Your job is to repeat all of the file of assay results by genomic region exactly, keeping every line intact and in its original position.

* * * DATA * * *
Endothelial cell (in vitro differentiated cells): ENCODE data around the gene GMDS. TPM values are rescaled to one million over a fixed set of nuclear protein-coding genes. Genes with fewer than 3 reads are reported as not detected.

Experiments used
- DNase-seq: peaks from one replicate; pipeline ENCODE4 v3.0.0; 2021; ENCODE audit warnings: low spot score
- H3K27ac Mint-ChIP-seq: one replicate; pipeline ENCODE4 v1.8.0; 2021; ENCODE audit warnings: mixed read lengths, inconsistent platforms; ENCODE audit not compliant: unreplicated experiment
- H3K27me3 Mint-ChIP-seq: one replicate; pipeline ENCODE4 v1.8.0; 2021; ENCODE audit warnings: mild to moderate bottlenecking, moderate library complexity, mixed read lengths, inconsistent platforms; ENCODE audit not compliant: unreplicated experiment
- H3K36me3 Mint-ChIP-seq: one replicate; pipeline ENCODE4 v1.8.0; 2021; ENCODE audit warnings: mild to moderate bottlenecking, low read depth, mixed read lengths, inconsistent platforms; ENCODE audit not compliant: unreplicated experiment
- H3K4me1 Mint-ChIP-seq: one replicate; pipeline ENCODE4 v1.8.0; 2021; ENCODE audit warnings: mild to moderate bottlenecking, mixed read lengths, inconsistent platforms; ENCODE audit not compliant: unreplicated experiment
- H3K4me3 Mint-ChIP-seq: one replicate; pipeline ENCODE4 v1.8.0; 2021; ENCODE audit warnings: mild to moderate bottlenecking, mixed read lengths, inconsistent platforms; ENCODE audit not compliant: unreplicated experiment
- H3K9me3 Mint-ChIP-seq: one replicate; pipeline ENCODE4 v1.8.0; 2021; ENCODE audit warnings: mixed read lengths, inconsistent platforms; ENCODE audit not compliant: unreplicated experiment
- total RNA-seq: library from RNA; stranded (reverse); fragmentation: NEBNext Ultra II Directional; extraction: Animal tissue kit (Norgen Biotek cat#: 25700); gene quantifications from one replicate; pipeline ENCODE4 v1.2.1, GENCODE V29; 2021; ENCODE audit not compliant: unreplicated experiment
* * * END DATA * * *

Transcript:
Endothelial cell (in vitro differentiated cells): ENCODE data around the gene GMDS. TPM values are rescaled to one million over a fixed set of nuclear protein-coding genes. Genes with fewer than 3 reads are reported as not detected.

Experiments used
- DNase-seq: peaks from one replicate; pipeline ENCODE4 v3.0.0; 2021; ENCODE audit warnings: low spot score
- H3K27ac Mint-ChIP-seq: one replicate; pipeline ENCODE4 v1.8.0; 2021; ENCODE audit warnings: mixed read lengths, inconsistent platforms; ENCODE audit not compliant: unreplicated experiment
- H3K27me3 Mint-ChIP-seq: one replicate; pipeline ENCODE4 v1.8.0; 2021; ENCODE audit warnings: mild to moderate bottlenecking, moderate library complexity, mixed read lengths, inconsistent platforms; ENCODE audit not compliant: unreplicated experiment
- H3K36me3 Mint-ChIP-seq: one replicate; pipeline ENCODE4 v1.8.0; 2021; ENCODE audit warnings: mild to moderate bottlenecking, low read depth, mixed read lengths, inconsistent platforms; ENCODE audit not compliant: unreplicated experiment
- H3K4me1 Mint-ChIP-seq: one replicate; pipeline ENCODE4 v1.8.0; 2021; ENCODE audit warnings: mild to moderate bottlenecking, mixed read lengths, inconsistent platforms; ENCODE audit not compliant: unreplicated experiment
- H3K4me3 Mint-ChIP-seq: one replicate; pipeline ENCODE4 v1.8.0; 2021; ENCODE audit warnings: mild to moderate bottlenecking, mixed read lengths, inconsistent platforms; ENCODE audit not compliant: unreplicated experiment
- H3K9me3 Mint-ChIP-seq: one replicate; pipeline ENCODE4 v1.8.0; 2021; ENCODE audit warnings: mixed read lengths, inconsistent platforms; ENCODE audit not compliant: unreplicated experiment
- total RNA-seq: library from RNA; stranded (reverse); fragmentation: NEBNext Ultra II Directional; extraction: Animal tissue kit (Norgen Biotek cat#: 25700); gene quantifications from one replicate; pipeline ENCODE4 v1.2.1, GENCODE V29; 2021; ENCODE audit not compliant: unreplicated experiment